House arrest for Collège Notre-Dame pedophile

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Olivain Leblanc, 75, pleaded guilty to one count of gross indecency and apologized to the victim and his mother.

Montreal Gazette

Published on: November 14, 2017 | Last Updated: November 14, 2017 7:23 PM EST

Photo of Olivain Leblanc, now 75, from Collège Notre Dame 1981 yearbook. Between 1979 and 1981, the abuse involved oral sex and touching the student in a sexual manner, the prosecutor told the court.  COLLÈGE NOTRE-DAME 1981 YEARBOOK

A Catholic brother who taught at Collège Notre-Dame decades ago and admitted on Tuesday to having sexually abused a teenage boy at the school has been sentenced to 15 months of house arrest.

Using a walker and unable to meet the usual Montreal courthouse requirement to stand, Olivain Leblanc, 75, sat while he pleaded guilty to one count of gross indecency.

Prosecutor Amélie Rivard explained that, between 1979 and 1981, the abuse involved oral sex and touching the student in a sexual manner when the victim was a young teenager. She also said the joint recommendation made on the sentence, along with defence lawyer Isabel Schurman, was agreed upon during a long facilitation process where negotiations where held before a different Quebec Court judge outside of a courtroom.

“Nothing can repair (the victim),” Rivard said while summarizing the difficulty the man went through after he was abused. In a story published in the Montreal Gazette in 2010, the victim said he lived a solitary life, wrestling with the psychological after-effects of what he experienced. He said he bounced from one dead-end job to another while his former classmates went on to become engineers, lawyers and doctors.

On Tuesday, the victim, whose name is protected by a publication ban, made a brief statement before the Quebec Court judge agreed with the joint recommendation on the sentence that was presented to her.

“When I was expelled from Collège Notre-Dame, I went to see (Leblanc) and he said, ‘There is nothing I can do for you.’ Now it is my turn to say to him that there is nothing I can do for you,” the victim said.

As he approached the bench the victim looked directly toward Leblanc and was startled when the abuser said something to him as he walked by.

“What he said was, ‘It’s OK.’ It was his way of saying to me, ‘Go ahead and say what you have to say,’ ” the victim explained later outside the courtroom.

Leblanc also made a statement to the court and apologized directly to the victim and his mother, who is now deceased.

Leblanc will have to spend the first seven months of the sentence at his residence all day except for specific circumstances. He will have to respect a curfew for the last eight months of the sentence. He will also be on Canada’s sex offender registry for 20 years. Schurman said her client has difficulty walking, suffers from diabetes, depression and has a problem with his prostate.

“I am satisfied (with the sentence) in the sense that Brother Leblanc has serious health problems. I don’t want to criticize the work done by the prosecutor either because a lot of work was done (on the file). We’re talking about five years now (Leblanc was charged in 2012). That’s very long,” the victim said, adding he believes Leblanc was sincere in his apology “up to a certain point.”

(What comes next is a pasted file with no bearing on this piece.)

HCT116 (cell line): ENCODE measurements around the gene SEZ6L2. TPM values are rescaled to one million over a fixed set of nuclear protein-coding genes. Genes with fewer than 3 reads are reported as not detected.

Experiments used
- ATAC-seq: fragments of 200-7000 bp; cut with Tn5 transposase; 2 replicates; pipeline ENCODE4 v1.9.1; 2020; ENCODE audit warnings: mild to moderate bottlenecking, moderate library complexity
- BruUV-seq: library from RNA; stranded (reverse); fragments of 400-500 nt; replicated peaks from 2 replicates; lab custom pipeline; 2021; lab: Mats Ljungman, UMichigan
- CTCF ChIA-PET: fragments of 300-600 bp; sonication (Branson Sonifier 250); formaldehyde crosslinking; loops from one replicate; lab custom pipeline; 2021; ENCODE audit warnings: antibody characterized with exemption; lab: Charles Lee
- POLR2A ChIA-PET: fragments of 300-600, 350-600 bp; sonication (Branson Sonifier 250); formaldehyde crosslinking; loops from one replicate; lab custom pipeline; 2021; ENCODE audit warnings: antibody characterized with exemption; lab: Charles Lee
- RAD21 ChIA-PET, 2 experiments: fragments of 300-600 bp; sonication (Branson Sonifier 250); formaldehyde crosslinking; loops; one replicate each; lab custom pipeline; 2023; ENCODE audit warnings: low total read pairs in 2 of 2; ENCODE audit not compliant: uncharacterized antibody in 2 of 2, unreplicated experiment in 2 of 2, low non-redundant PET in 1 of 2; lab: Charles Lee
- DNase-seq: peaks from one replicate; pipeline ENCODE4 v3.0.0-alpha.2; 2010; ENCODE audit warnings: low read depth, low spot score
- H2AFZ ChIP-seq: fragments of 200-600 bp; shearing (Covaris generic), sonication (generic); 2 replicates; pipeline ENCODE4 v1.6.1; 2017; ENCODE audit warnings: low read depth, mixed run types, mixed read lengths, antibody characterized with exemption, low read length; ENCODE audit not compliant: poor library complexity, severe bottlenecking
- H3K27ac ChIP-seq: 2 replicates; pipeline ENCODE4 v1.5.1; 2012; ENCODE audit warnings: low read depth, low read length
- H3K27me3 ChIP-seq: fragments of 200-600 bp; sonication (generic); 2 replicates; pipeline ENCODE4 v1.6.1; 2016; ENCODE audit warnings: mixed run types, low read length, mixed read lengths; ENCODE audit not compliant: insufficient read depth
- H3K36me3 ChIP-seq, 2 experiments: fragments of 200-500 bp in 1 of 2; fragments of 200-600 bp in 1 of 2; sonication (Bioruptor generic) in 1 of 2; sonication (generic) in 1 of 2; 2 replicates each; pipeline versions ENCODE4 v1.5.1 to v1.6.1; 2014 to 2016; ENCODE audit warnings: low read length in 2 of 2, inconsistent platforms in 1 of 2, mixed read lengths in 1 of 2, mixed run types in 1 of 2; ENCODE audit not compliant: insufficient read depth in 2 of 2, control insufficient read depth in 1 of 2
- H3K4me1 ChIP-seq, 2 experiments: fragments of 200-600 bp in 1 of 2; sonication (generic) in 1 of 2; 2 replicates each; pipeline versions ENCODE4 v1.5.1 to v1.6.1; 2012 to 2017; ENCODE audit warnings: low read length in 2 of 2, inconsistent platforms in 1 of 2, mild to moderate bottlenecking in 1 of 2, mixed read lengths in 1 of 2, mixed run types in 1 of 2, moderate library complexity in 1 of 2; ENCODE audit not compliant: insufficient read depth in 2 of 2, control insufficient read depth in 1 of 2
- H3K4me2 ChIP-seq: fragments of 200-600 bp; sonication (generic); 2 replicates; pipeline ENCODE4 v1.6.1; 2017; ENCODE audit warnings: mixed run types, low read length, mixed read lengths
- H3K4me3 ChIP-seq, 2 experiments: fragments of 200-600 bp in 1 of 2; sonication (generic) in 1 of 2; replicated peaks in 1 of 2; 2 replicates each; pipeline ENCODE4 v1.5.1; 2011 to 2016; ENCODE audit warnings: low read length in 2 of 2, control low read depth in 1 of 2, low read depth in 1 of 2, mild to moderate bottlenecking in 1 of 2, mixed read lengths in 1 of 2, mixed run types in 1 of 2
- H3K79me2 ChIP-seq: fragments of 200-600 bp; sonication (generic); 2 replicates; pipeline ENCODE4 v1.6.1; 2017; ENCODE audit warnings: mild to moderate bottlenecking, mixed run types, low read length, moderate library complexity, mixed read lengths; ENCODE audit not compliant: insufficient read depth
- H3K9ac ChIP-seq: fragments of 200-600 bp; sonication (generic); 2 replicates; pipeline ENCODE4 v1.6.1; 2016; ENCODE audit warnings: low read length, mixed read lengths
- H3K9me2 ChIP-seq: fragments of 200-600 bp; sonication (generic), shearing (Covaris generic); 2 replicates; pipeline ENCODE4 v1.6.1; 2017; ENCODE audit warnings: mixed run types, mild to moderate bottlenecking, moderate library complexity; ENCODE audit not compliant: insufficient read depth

The victim was accompanied in court by Sue Montgomery, a former Montreal Gazette reporter who, in 2009, won the Judith Jasmin award, Quebec’s most prestigious journalism award, for her exposé of child molestation by clergy at Montreal’s Collège Notre Dame and other Catholic institutions in the 1970s. Last week, Montgomery was elected as borough mayor of the Côte-des-Neiges-Notre-Dame-de-Grâce borough.

pcherry@postmedia.com

1 Response to House arrest for Collège Notre-Dame pedophile

  1. BC says:

    The victim in this matter is incredibly brave. He overcame so much adversity in order to speak about what was done to him. The odds were so totally stacked against him. His courage is commendable. Journalism played a vital role in exposing the criminal activity and the negligence of the Holy Cross order. Radio-Canada and The Gazette deserve much credit for their coverage of these events. An insider whistle blower also played a key role in exposing this religious order. True: there is an economic consideration of the cost of incarcerating degenerate perverts like Brother Leblanc. We don`t want the Holy Cross to be in a position to civilly sue for the wrongful death of Brother Leblanc. They absolutely; totally would… if they could. So strictly speaking this sentence is a slap on the wrist. In Québec however it is the indictment of the Holy Cross system. It is also a measure of the outrage that clerical abuse has caused in secular society. Convicting Brother Leblanc took years and cost Canadian taxpayers a very serious chunk of change. I’m all for it; for the sake of victims and their loved ones. But I say that we need legislation to force religious orders and Dioceses involved in the cover-up of these crimes to pay the costs of the administration of justice.

    There are no known public relations technique available to the Holy Cross Order to restore it’s reputation. The money they spent to lobby for Brother André was all in vain. Even a Saint couldn`t and didn`t fix this public relations disaster. It’s members are dying. They will leave behind them considerable financial and real estate assets; which will be in ruins in a few generations. Their legacy will be landfill.

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